Genes bound by DEK are both up- and downregulated by the knockdown of DEK. Proportion of genes that are bound by DEK among the genes that were upregulated, downregulated and not affected by the knockdown of DEK. Both the downregulated and the upregulated genes are enriched for DEK-bound genes, showing that DEK binding is associated with transcriptional regulation and may contribute to both promotion and repression of gene transcription. The downregulated and upregulated categories were defined as the thousand most up- and downregulated genes based on either fold change (A and C) or p value (B and D), as determined by gene expression microarray analysis of U937 (A and B) and primary CD34+ cord blood cells (C and D). (E) Cumulative distribution frequency of genes based on their fold change in gene expression upon knockdown of DEK in U937 cells, showing enrichment of DEK-bound genes both among the genes most upregulated and the genes most downregulated by DEK depletion. (F) The efficiency of the shRNA-mediated knockdown of DEK in U937 and primary CD34+ cord blood cells, as determined by Western blot. Histone H3 was used as an equal loading control.

Table 3

DEK expression correlates with the expression of other genes

Transcription factor

Correlations in the AML dataset

Correlations in the MILE dataset

ZNF593

1582

141

FOXP2

1437

0

DEK

1380

198

ZNF479

1235

4

NKX1-1

1135

0

TRIM28

1083

178

BARHL1

1045

0

ESR1

1042

1

USF2

1037

110

ZFN396

1020

0

Network analysis of gene expression in publicly available datasets, showing DEK as one of the transcription factors whose expression has the most correlations to the expression levels of other genes. The ten transcriptions factors with the most correlations in the AML network are shown.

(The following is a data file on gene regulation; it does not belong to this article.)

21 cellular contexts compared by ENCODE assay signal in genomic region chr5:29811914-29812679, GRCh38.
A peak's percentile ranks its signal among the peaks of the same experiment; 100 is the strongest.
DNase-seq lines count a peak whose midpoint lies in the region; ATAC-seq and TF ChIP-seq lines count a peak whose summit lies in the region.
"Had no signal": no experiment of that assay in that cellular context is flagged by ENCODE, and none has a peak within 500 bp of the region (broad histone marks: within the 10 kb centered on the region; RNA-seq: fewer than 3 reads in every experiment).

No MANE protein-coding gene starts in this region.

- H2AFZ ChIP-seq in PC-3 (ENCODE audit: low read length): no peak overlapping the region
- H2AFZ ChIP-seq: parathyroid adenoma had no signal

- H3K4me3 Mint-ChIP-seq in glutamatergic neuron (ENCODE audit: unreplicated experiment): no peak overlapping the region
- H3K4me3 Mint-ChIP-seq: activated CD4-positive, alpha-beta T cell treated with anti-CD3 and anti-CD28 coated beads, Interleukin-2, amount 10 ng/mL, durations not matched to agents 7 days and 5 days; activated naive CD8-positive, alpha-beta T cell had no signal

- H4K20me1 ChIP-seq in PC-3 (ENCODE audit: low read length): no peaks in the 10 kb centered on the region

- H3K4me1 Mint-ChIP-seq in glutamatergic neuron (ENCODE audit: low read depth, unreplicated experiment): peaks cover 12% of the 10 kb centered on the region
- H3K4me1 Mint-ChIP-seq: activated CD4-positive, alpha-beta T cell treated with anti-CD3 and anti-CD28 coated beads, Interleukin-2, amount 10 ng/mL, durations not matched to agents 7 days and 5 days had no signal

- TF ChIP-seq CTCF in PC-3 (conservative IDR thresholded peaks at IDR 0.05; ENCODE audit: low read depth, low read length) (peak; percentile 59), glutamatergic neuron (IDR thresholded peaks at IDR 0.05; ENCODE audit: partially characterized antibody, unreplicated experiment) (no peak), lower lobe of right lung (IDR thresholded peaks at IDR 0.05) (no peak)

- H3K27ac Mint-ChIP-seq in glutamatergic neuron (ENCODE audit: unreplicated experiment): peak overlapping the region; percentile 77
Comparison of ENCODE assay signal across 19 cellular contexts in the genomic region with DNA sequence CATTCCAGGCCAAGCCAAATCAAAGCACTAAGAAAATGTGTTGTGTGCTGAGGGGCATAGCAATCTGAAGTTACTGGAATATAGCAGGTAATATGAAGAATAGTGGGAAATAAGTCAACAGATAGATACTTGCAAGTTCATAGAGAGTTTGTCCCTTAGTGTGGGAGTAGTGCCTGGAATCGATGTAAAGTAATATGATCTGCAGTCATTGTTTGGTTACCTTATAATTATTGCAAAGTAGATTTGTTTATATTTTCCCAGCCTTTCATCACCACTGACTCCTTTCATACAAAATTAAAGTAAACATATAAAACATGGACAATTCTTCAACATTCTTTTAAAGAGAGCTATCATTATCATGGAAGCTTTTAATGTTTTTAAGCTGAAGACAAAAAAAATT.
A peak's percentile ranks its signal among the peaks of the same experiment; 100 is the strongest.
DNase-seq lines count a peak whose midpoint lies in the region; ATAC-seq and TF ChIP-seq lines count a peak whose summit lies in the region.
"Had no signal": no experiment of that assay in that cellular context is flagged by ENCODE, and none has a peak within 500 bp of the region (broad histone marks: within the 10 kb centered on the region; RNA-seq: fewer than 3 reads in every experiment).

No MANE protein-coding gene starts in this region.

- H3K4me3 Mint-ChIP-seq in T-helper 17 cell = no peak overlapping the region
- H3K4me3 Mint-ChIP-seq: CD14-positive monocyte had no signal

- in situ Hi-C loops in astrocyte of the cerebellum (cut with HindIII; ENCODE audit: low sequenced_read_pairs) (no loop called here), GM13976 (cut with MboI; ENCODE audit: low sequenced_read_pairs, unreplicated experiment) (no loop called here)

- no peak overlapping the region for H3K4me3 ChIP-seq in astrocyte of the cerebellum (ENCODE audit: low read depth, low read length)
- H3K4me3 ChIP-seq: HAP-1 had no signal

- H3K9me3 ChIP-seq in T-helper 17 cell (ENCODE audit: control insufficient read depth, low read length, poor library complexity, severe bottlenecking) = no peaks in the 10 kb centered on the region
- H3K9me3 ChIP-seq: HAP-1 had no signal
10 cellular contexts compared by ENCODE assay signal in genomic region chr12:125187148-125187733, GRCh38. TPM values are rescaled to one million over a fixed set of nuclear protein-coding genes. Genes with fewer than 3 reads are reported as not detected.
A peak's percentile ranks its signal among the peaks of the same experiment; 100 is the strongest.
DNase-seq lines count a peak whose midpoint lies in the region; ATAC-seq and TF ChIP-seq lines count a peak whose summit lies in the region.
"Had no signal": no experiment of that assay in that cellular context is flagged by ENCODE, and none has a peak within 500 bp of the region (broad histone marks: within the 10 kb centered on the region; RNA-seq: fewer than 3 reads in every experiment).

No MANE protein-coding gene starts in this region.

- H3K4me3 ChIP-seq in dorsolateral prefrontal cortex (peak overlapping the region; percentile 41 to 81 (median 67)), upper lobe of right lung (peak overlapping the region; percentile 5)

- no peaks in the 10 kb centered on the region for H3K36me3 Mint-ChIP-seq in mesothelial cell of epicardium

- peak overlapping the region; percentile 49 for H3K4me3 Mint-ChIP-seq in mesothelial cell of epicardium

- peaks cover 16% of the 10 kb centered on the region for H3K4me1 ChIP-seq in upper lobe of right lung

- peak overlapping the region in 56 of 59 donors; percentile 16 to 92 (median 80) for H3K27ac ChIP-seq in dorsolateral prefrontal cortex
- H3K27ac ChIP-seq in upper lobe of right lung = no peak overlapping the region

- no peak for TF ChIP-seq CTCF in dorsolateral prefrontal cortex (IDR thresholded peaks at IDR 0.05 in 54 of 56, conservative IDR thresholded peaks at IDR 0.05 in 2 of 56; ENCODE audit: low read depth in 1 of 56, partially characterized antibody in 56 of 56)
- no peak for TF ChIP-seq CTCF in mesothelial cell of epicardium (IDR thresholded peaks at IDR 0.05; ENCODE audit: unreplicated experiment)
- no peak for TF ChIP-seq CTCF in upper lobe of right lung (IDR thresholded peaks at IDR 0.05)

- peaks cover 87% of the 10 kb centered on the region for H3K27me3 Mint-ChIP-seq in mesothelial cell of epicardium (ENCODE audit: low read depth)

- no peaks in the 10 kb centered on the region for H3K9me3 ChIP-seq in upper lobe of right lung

Discussion

This study provides a genome-wide map of DEK binding in myeloid cells. We show that DEK does not bind uniformly to long stretches of the genome, as previously suggested by the high amounts of DEK bound to chromatin [21]. Instead, we demonstrate that DEK binding is highly distinct and centered around transcription start sites. We continue to show that DEK mainly binds to highly expressed genes and that the accumulation of binding around the transcription start site positively correlates with the transcription of the gene. These findings are in concert with a previous study of a single gene locus, which found that DEK binding to the promoter of the complement receptor 2 gene is 2–3 fold higher in a cell line expressing the gene than in a cell line without expression and in which DEK was shown to be recruited to the promoter upon induction of gene expression [29]. Furthermore, our findings are consistent with previous reports that DEK contributes to positive supercoiling of the DNA structure, which opens up the chromatin to allow access to the transcriptional machinery and is a characteristic of highly transcribed genes [21, 40]. The correlation between DEK binding and gene expression is further underlined by our finding that out of the 2642 binding patterns in the Encode database, the DEK binding pattern is most similar to that of RNA polymerase II.